The mighty morphing reverse sneeze (or was that a cough, a choke, a snort, a wheeze'¦?)
Dogs are capable of making a scary sound that often provokes midnight emergency vet visits among novice dog owners. In case you’ve never heard it, it sounds like a repetitive snort, sneeze, gag, honk, cough kind of a thing that usually lasts just a few seconds (though it may seem to last forever in some cases).
We in-the-know folks call this a “reverse sneeze.”
Though the term is arguably way too benign for a sound so sinister, it’s considered apropos given the reality of a reverse sneeze: no one ever died of one (that I know of). In fact, the condition isn’t generally considered a symptom of any specific disease process.
Reverse sneezing just happens episodically in some dogs—more so in specific breeds or to specific individuals due to a variety of factors we can only guess at: vigorous sniffing behavior, olfactory sensitivity, allergen exposure and/or the influence of some kind of structural airway challenge (e.g., tracheal collapse, brachycephalic syndrome).
As the owner of one mildly affected reverse-sneezer and one severe sufferer, I can tell you one thing: it stresses me out when either experiences an episode. They look so put out by their convulsive airway maneuvers that I generally end up hugging them until the evil thing passes.
Medically speaking, however, it’s really not a big deal--just a spasm of the soft palate is what we surmise. I treat it by hugging my dogs and stroking their throat. Getting them to relax usually does the trick.
Problem is, it’s not so easy a thing to explain to a first-time sufferer’s caretaker—especially in the middle of the night when they’ve driven 30 minutes in a sleep-deprived blur only to be asked to imitate the noise that jolted them awake:
“Um, do you mind repeating the exact sound you heard?”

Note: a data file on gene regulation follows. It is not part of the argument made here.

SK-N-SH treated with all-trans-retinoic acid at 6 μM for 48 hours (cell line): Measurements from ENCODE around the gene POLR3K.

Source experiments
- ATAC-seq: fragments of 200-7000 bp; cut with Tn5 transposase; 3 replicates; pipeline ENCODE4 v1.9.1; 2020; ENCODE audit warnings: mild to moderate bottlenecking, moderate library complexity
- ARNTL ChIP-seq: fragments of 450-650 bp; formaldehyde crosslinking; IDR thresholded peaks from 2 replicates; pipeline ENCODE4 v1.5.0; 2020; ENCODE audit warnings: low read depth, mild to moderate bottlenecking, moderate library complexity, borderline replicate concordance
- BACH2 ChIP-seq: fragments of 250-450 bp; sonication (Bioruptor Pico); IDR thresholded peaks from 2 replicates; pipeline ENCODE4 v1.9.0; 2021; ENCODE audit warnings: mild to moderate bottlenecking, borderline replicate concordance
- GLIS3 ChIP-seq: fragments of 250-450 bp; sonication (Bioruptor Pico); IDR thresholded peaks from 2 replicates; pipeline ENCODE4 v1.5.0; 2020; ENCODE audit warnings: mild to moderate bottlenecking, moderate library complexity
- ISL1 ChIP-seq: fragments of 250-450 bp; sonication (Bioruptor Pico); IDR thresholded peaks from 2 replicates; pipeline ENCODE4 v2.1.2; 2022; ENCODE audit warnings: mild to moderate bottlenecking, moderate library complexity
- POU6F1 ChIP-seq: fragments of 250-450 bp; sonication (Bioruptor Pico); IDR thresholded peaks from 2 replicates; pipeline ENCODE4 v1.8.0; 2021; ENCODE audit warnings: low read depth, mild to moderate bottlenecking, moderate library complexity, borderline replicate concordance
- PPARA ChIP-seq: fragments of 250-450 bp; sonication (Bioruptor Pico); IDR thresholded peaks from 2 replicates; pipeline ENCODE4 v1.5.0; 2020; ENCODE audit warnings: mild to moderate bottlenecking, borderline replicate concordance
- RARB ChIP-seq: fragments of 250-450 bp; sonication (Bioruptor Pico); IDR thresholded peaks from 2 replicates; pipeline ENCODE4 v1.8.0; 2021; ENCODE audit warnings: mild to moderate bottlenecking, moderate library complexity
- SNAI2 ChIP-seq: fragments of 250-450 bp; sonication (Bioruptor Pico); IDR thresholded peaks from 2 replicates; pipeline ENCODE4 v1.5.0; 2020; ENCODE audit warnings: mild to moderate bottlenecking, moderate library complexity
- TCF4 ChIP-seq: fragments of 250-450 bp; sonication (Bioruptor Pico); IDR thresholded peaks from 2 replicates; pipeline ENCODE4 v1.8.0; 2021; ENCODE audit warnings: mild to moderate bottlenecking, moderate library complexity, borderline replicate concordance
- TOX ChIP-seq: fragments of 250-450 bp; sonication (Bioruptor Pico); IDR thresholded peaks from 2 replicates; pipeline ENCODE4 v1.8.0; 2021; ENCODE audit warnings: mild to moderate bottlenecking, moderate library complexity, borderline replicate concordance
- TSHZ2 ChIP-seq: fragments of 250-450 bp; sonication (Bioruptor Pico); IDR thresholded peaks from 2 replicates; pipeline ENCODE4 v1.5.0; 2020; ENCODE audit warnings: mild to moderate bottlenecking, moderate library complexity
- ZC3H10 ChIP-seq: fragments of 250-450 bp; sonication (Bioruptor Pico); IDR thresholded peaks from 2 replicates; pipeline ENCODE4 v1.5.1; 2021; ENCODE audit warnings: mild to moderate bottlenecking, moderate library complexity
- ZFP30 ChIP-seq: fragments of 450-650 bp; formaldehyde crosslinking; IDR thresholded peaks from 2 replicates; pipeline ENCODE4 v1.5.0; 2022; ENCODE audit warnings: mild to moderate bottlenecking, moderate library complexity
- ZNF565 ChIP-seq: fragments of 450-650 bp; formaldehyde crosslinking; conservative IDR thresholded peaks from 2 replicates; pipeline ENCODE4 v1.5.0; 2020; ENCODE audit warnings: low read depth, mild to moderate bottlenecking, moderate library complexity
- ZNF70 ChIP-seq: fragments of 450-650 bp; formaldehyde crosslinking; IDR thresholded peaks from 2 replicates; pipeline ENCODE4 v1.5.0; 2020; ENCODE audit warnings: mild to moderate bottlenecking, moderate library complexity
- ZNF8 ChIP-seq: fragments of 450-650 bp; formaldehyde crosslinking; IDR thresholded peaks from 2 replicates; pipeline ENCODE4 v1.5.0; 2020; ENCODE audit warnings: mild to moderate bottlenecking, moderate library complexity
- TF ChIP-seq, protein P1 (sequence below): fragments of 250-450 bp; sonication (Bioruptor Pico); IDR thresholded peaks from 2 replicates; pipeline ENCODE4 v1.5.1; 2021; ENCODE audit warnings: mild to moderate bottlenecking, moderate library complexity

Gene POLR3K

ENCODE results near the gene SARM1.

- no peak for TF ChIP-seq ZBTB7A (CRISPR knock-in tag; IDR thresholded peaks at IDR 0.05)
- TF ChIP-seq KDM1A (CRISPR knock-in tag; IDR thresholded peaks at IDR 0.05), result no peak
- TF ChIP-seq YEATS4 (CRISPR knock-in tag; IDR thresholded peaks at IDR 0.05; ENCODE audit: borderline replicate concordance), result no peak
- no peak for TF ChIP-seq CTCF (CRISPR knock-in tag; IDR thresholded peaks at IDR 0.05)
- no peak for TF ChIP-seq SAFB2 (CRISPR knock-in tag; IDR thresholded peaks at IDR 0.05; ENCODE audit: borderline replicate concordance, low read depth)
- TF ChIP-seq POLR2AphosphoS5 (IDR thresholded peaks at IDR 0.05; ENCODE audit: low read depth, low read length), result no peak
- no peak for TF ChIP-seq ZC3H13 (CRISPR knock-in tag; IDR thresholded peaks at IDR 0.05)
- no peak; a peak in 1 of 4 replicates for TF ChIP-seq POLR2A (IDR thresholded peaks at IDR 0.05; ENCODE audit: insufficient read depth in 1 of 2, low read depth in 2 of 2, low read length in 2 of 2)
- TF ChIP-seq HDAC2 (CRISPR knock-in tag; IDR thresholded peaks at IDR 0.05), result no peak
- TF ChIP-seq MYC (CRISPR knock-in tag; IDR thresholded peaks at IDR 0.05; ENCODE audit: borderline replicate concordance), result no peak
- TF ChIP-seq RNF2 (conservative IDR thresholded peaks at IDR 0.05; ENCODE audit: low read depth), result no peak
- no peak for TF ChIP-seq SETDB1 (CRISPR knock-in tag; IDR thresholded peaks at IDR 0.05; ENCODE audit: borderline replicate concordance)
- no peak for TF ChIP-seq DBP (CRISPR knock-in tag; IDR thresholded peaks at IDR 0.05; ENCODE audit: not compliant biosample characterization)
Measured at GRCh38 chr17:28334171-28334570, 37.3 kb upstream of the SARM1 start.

(So you know, there’s nothing more amusing than this part of my job. Unfortunately, most newbie owners don’t know how to reverse sneeze like a pro—so I usually end up embarrassing myself with an excellent imitation.)
The worst is when I can tell an owner is not accepting any of my explanation:
“That’s NOT what I heard. I swear she was choking.”
Of course that’s always possible and I’ll always perform a full physical before discussing my findings and the likely diagnosis. I even ask owners to videotape or otherwise record a future event on their cell phones just to be sure.
But some owners want the works: full labs, chest and upper airway rads, tracheal wash etc. Sure, I’ll do it if the owners demand it but it’s typically a frustrating waste of resources. And when it all comes back clean they still somehow resent me for it—as if having to be hauled in to the vet hospital just to be proven wrong is somehow my fault.
For some reason a reverse sneeze is one of those veterinary rarities that stresses everyone out. Luckily, it’s one condition which fools owners only once. After they’re initially disabused of their erroneous expectation of imminent death, everything’s cool. Presumably, they eventually come to adopt my own personal approach to the nuisance: they learn to sleep through it.